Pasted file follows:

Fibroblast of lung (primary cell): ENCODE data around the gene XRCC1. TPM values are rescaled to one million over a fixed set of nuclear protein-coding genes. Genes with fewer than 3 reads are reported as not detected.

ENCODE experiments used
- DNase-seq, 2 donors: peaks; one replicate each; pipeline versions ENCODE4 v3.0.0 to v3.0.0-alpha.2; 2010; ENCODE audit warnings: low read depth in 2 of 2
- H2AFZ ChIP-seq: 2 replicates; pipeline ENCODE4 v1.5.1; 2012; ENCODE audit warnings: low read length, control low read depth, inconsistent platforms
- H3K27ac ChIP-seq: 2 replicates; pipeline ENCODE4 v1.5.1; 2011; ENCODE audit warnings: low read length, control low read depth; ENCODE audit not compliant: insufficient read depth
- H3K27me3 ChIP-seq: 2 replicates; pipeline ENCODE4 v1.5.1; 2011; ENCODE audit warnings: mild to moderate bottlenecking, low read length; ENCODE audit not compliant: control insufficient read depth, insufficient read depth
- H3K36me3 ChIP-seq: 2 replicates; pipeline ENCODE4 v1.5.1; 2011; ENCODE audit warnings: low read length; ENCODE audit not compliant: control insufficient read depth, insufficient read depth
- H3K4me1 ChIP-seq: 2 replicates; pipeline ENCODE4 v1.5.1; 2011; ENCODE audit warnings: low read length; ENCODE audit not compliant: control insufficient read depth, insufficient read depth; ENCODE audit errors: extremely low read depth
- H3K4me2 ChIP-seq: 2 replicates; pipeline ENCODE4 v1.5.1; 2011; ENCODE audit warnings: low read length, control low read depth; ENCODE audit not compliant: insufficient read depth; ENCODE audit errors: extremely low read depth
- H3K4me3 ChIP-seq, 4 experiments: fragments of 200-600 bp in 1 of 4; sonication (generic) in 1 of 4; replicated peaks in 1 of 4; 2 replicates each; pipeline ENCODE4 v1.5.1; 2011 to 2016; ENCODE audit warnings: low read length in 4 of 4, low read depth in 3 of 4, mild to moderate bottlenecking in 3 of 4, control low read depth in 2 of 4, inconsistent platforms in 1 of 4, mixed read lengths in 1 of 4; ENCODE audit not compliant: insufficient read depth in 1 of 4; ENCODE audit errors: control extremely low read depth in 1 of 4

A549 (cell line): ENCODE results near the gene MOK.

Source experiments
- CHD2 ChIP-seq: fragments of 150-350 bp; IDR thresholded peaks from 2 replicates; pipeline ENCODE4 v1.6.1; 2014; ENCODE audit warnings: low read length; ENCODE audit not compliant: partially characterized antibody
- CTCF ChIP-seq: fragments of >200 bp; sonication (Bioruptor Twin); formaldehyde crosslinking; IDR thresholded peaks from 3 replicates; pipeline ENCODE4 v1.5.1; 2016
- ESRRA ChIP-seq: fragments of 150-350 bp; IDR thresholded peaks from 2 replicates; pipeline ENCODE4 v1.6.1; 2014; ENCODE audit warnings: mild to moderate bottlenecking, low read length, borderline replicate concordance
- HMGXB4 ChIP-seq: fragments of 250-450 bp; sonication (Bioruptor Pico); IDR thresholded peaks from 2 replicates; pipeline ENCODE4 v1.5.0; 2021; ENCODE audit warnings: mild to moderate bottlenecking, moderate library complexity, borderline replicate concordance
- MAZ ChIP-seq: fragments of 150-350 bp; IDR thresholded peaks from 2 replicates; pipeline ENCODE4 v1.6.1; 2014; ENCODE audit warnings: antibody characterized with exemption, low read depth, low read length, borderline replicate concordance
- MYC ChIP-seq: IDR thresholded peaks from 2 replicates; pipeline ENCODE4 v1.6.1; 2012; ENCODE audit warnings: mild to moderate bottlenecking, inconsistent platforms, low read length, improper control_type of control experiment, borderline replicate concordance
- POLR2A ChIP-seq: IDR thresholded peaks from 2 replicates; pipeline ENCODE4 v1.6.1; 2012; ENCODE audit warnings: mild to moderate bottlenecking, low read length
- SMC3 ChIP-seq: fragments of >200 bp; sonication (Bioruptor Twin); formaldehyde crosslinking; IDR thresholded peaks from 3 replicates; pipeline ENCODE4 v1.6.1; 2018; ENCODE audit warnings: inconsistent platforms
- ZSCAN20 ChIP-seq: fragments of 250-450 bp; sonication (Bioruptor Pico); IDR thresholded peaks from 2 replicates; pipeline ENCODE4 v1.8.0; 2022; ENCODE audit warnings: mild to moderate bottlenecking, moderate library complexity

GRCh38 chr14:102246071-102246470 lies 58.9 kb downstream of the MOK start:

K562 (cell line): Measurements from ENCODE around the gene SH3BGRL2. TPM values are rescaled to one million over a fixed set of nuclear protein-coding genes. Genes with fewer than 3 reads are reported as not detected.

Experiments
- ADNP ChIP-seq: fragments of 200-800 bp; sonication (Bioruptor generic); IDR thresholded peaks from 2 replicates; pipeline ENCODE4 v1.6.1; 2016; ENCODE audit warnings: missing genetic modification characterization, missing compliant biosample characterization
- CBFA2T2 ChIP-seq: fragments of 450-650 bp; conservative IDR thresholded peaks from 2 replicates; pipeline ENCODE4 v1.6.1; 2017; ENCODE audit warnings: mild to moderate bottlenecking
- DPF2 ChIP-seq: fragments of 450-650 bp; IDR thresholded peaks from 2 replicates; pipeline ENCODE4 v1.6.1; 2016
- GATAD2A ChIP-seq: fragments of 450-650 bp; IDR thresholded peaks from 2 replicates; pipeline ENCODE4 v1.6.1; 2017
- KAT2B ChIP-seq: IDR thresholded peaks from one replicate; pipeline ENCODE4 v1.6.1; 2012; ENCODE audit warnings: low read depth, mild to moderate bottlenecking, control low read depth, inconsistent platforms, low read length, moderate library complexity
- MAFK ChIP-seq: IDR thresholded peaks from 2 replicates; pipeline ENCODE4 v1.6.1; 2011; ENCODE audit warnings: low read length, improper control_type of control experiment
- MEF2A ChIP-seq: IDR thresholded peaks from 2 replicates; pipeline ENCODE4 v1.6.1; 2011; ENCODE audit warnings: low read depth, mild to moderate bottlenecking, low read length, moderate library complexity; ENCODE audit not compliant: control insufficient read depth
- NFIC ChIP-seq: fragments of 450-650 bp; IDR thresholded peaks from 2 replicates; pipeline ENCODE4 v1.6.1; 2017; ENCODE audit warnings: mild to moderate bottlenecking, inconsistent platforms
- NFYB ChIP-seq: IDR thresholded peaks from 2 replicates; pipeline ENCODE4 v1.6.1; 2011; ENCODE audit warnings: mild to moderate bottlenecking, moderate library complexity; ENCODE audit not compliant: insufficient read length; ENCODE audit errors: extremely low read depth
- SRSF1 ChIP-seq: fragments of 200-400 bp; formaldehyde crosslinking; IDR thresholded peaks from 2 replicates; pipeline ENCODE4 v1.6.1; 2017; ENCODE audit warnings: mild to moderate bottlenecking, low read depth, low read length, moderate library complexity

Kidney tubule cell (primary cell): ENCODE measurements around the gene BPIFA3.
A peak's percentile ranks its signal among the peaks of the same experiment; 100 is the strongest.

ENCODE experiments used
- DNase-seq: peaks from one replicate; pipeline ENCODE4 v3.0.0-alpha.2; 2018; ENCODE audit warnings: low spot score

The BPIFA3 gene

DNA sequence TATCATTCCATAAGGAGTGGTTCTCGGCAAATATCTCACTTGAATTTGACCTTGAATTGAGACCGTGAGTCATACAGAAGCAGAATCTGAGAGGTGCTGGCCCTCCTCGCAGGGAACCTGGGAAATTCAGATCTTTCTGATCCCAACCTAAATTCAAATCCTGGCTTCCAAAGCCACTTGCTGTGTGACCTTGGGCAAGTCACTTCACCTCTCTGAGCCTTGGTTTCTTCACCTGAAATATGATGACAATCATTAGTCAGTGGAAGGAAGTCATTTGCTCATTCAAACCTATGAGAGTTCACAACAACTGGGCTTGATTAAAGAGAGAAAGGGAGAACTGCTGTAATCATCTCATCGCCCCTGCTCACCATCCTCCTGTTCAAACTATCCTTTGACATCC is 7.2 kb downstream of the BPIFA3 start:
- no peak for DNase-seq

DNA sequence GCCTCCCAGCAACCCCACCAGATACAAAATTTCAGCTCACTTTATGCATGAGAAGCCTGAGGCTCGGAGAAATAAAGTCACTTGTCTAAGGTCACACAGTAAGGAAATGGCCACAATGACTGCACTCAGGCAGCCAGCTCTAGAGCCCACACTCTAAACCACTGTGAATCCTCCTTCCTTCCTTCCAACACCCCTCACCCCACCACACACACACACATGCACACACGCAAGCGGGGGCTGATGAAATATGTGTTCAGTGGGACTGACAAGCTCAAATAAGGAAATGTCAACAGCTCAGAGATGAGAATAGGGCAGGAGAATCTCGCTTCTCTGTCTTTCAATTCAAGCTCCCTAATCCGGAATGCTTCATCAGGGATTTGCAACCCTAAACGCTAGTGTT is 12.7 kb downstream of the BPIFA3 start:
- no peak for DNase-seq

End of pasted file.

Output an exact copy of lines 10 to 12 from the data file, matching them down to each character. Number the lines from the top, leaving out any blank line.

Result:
- H3K4me3 ChIP-seq, 4 experiments: fragments of 200-600 bp in 1 of 4; sonication (generic) in 1 of 4; replicated peaks in 1 of 4; 2 replicates each; pipeline ENCODE4 v1.5.1; 2011 to 2016; ENCODE audit warnings: low read length in 4 of 4, low read depth in 3 of 4, mild to moderate bottlenecking in 3 of 4, control low read depth in 2 of 4, inconsistent platforms in 1 of 4, mixed read lengths in 1 of 4; ENCODE audit not compliant: insufficient read depth in 1 of 4; ENCODE audit errors: control extremely low read depth in 1 of 4

A549 (cell line): ENCODE results near the gene MOK.

Source experiments